Children forgo schooling as parents lose livelihood | Inquirer News

Children forgo schooling as parents lose livelihood

/ 04:55 AM July 14, 2020

July Descipulo should have been in Grade 11 this coming school year. Continuing school, however, remains a dream as her single mother lost her job in a watch repair shop due to the new coronavirus disease (COVID-19) pandemic.

Her brother, a college student, also lost his work as a part-time babysitter in Makati City. He now sells food to make ends meet but not enough to buy a laptop for her had she and her three other siblings enrolled in Pasig City.


Free tablets in Pasig

Descipulo, 17, is just one among the many students who opted not to register this time. The city has 138,000 public school students.

“Don’t give up school. Just enroll. You won’t have to spend extra,” Mayor Vico Sotto said in an earlier Facebook Live briefing.


Sotto said the city had raised P1.2 billion for tablets and laptop computers, which would be given “automatically” to all public school students from elementary to high school.

The city government would also provide hot spots for downloading of modules and raise another P30 million to provide laptops and/or tablets to teachers and students at Pamantasan ng Lungsod ng Pasig.

As of this month, only 2 million students from kindergarten to senior high school, as well as alternative learners, have enrolled for the coming school year in Metro Manila, and 19.5 million in the whole country, the Department of Education (DepEd) reported.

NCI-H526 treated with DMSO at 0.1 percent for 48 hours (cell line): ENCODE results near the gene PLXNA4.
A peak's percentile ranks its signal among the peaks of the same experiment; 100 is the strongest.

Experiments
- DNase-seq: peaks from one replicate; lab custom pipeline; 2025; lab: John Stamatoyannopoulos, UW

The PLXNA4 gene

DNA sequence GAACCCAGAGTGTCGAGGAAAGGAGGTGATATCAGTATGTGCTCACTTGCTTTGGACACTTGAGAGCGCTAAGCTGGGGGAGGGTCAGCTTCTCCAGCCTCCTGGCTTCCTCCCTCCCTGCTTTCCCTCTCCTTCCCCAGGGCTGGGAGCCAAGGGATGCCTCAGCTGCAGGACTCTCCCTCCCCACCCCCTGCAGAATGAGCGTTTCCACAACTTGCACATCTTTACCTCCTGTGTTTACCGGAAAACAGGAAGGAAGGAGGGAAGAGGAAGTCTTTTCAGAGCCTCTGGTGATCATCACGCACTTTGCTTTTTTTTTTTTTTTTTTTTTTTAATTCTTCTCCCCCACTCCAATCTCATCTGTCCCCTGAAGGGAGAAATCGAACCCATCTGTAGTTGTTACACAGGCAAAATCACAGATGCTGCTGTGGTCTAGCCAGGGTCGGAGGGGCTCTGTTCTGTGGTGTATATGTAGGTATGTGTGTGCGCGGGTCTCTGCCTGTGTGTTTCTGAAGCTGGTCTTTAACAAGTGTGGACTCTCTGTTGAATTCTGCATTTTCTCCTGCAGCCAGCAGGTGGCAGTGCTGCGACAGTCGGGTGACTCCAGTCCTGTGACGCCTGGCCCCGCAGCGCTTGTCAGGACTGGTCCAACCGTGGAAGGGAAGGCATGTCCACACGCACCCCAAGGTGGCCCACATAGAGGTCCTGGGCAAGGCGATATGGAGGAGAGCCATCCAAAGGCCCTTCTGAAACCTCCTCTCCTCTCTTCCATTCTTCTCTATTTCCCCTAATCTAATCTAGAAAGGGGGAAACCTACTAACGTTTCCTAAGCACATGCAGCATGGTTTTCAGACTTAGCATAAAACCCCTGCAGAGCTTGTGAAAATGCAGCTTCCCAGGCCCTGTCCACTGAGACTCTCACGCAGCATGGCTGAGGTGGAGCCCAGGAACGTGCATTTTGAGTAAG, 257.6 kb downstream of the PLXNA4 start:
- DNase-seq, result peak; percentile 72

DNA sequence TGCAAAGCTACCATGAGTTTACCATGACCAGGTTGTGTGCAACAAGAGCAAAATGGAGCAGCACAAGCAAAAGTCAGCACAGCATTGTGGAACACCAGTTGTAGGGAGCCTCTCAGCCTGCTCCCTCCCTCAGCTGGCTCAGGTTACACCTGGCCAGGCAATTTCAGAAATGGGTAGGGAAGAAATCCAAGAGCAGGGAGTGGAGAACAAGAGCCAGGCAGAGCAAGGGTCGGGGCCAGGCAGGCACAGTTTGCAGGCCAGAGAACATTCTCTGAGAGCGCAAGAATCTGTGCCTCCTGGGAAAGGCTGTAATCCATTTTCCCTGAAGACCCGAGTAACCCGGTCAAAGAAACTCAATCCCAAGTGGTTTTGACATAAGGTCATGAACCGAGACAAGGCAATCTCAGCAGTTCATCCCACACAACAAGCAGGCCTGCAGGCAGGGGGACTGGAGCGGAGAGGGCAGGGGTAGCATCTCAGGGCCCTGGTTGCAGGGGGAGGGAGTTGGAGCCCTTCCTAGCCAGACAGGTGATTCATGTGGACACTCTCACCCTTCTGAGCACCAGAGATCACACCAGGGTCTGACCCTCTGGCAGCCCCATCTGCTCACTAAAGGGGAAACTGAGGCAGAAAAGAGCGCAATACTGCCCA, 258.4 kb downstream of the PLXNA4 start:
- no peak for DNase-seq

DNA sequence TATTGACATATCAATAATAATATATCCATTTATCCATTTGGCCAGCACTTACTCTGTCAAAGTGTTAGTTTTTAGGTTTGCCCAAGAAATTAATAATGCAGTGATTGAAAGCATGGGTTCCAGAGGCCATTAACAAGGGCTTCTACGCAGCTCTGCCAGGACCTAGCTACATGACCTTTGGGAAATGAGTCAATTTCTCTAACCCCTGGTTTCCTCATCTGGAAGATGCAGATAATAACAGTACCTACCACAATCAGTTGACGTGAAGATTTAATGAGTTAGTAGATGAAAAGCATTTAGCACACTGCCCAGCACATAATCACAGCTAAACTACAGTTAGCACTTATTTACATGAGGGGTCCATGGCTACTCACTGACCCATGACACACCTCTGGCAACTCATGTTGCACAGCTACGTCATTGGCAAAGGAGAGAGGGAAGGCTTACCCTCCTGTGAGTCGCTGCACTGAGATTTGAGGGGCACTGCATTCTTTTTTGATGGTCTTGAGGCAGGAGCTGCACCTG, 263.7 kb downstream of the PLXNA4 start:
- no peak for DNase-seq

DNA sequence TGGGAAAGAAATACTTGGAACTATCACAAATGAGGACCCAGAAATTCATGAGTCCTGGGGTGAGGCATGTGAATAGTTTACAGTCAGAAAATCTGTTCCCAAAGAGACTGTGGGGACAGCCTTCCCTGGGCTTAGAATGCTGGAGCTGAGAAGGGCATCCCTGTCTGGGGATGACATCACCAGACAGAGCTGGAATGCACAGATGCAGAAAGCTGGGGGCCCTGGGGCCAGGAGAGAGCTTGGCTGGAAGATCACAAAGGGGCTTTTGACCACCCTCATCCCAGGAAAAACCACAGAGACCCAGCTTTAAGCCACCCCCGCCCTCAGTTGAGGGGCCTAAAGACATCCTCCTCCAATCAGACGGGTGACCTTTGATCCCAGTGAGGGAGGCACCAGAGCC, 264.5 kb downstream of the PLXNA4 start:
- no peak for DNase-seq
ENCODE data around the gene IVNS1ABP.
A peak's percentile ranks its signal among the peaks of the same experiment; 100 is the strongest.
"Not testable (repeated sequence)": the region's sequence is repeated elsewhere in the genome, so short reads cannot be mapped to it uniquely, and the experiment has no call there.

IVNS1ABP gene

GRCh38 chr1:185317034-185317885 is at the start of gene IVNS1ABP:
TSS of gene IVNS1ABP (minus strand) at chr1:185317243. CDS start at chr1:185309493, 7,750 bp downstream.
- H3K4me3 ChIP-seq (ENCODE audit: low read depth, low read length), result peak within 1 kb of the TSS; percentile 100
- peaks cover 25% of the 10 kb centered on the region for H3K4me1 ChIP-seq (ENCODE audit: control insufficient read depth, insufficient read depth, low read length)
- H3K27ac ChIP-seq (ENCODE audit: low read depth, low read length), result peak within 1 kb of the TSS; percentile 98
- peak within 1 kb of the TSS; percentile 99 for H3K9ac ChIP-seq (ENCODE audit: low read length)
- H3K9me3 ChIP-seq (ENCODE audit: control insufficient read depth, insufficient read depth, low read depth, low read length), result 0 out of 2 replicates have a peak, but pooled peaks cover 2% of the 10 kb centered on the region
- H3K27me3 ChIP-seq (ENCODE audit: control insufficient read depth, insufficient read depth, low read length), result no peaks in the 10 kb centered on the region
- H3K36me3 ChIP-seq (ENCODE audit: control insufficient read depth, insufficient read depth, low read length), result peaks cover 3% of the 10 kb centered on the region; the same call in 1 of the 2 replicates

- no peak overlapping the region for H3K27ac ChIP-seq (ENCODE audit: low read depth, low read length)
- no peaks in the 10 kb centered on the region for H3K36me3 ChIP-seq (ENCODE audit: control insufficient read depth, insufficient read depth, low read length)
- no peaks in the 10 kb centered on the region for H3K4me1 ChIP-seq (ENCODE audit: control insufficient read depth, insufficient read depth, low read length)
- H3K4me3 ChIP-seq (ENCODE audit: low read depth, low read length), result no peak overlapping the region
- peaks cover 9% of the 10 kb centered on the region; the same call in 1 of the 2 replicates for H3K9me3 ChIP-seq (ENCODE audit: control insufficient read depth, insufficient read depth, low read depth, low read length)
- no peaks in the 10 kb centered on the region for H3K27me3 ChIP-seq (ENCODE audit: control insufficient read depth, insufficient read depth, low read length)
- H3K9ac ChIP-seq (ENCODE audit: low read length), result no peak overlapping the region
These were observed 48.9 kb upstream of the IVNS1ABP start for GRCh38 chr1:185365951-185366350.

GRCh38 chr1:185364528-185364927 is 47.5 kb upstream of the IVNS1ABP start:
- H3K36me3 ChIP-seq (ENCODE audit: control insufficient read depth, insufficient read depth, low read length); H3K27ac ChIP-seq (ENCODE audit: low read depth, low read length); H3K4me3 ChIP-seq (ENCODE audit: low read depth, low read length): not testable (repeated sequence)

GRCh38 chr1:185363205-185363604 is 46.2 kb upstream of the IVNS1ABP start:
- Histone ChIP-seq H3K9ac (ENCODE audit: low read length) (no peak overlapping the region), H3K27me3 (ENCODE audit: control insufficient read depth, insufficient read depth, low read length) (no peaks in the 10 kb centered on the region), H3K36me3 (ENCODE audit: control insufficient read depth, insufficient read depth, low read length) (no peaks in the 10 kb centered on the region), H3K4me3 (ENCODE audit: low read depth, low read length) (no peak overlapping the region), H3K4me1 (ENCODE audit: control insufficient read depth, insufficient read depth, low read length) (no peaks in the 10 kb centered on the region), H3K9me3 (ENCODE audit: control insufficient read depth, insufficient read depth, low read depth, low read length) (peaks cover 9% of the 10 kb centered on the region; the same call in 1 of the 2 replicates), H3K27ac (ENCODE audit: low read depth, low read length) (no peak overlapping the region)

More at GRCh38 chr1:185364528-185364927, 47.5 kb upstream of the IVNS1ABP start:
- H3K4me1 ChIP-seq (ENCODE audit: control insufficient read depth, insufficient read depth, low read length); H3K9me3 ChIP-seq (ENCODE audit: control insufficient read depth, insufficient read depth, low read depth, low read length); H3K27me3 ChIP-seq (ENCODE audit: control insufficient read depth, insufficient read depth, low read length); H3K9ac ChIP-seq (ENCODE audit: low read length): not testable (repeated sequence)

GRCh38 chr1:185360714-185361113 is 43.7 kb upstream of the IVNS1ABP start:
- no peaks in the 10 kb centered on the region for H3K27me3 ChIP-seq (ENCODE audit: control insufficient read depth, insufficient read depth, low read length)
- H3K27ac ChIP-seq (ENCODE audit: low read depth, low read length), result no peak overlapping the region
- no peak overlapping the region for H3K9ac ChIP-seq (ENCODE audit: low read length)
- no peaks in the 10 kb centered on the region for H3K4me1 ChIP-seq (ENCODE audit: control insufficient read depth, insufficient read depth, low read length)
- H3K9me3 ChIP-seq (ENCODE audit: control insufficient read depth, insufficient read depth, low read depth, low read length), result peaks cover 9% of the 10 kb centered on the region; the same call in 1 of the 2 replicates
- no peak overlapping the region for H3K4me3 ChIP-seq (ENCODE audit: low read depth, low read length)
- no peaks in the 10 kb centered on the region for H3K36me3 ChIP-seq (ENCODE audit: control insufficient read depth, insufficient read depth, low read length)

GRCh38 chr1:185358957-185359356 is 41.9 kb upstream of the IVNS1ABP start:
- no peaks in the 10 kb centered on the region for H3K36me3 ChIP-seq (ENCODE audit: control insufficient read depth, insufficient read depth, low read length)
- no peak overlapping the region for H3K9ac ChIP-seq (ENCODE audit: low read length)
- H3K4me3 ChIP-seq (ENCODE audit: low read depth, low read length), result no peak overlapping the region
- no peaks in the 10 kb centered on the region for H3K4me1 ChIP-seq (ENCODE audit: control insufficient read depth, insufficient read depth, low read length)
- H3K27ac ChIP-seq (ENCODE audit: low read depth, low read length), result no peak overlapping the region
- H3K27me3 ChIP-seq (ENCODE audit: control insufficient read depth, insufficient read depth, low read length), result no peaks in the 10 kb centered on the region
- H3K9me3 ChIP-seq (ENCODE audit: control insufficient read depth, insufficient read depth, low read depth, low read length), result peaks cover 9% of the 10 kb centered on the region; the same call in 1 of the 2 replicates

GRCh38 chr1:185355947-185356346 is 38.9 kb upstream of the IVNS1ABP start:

But all those who enlisted will not necessarily attend classes or complete the school year, according to Alliance of Concerned Teachers (ACT).

Due to the uncontrolled pandemic and the destitute state of most Filipinos, more may be expected to join the at least 5 million learners whom the DepEd expects to defer enrollment this year, ACT secretary general Raymond Basilio said in a statement.

“One child left behind is one too many, and the government is duty-bound to ensure each and every Filipino’s exercise of all of their constitutionally guaranteed rights,” Basilio said.

In Cavite province, some 100 private schools will not reopen this school year due to the pandemic, Gov. Juanito Victor Remulla said on Monday. (See story in Regions, Page A5.)


Open letter to Briones

In an online open letter to Education Secretary Leonor Briones, Remulla criticized the DepEd for its lack of funding for distance learning.

“Under the Deped’s modular teaching and learning process for Cavite’s 600,000 students, we have to prepare P5 billion and that … this will be 100 percent shouldered by the [local government],” he said.

He noted that the province’s 2020 budget was only P4.7 billion. “This is only in Cavite. How much more in other schools?… [T]he reality is only the rich can afford to learn.” INQ

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TAGS: 2020 school opening, coronavirus pandemic, coronavirus Philippines, COVID-19, unemployed parents
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